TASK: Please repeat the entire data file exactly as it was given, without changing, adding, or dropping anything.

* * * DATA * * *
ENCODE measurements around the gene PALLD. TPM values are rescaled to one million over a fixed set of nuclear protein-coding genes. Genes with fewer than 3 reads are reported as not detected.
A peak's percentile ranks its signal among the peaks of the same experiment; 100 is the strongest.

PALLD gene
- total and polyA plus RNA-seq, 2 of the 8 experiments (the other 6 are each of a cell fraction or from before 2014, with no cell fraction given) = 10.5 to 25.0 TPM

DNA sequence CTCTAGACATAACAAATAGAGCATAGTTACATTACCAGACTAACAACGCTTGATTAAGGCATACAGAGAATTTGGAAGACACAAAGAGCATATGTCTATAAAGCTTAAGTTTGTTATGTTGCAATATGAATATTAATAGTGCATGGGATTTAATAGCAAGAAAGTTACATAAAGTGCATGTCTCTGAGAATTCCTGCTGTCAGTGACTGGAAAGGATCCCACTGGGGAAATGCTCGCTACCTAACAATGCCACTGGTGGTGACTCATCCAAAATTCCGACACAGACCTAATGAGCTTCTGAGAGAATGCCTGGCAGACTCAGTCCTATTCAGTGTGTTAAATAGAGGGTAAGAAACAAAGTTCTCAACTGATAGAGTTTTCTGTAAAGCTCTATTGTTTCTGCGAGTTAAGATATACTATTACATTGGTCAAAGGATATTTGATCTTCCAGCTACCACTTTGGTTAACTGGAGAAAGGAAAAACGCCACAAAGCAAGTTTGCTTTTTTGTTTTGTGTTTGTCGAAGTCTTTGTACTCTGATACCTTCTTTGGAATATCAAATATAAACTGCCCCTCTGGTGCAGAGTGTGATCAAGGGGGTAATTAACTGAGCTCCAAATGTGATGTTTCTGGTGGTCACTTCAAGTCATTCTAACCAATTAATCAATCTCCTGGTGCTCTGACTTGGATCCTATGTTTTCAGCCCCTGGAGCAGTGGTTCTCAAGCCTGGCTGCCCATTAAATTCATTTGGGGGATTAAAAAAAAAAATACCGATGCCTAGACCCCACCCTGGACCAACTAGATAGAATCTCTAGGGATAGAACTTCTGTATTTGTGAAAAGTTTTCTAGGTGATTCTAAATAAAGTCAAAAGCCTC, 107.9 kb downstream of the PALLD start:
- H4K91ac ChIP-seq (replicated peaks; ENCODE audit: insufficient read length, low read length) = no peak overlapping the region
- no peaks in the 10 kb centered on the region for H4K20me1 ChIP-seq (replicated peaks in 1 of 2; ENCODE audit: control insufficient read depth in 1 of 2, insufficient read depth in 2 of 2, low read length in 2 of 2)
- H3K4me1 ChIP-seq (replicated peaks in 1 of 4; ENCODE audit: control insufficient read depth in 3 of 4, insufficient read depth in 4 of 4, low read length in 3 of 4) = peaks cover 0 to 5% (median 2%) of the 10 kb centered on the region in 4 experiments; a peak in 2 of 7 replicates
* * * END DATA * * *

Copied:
ENCODE measurements around the gene PALLD. TPM values are rescaled to one million over a fixed set of nuclear protein-coding genes. Genes with fewer than 3 reads are reported as not detected.
A peak's percentile ranks its signal among the peaks of the same experiment; 100 is the strongest.

PALLD gene
- total and polyA plus RNA-seq, 2 of the 8 experiments (the other 6 are each of a cell fraction or from before 2014, with no cell fraction given) = 10.5 to 25.0 TPM

DNA sequence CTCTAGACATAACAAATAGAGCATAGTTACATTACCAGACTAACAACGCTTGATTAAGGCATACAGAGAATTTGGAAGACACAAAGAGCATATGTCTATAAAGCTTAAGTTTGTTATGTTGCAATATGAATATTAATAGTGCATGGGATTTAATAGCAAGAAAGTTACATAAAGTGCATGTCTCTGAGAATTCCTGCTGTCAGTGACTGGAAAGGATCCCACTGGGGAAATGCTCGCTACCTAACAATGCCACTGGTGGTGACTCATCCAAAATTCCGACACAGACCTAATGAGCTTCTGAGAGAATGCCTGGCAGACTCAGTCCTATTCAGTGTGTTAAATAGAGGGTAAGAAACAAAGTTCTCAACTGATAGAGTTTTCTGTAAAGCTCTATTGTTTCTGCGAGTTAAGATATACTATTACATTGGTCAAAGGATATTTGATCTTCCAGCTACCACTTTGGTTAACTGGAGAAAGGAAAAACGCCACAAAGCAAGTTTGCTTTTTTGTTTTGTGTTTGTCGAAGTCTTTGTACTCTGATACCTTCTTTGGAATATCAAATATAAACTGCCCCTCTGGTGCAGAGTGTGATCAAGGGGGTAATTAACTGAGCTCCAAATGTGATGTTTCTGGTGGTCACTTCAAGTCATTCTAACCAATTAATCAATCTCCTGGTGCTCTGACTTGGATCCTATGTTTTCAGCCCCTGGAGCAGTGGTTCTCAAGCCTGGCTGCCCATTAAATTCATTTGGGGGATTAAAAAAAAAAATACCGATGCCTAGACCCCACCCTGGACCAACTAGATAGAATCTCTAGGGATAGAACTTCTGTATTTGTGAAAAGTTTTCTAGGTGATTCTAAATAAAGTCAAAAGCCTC, 107.9 kb downstream of the PALLD start:
- H4K91ac ChIP-seq (replicated peaks; ENCODE audit: insufficient read length, low read length) = no peak overlapping the region
- no peaks in the 10 kb centered on the region for H4K20me1 ChIP-seq (replicated peaks in 1 of 2; ENCODE audit: control insufficient read depth in 1 of 2, insufficient read depth in 2 of 2, low read length in 2 of 2)
- H3K4me1 ChIP-seq (replicated peaks in 1 of 4; ENCODE audit: control insufficient read depth in 3 of 4, insufficient read depth in 4 of 4, low read length in 3 of 4) = peaks cover 0 to 5% (median 2%) of the 10 kb centered on the region in 4 experiments; a peak in 2 of 7 replicates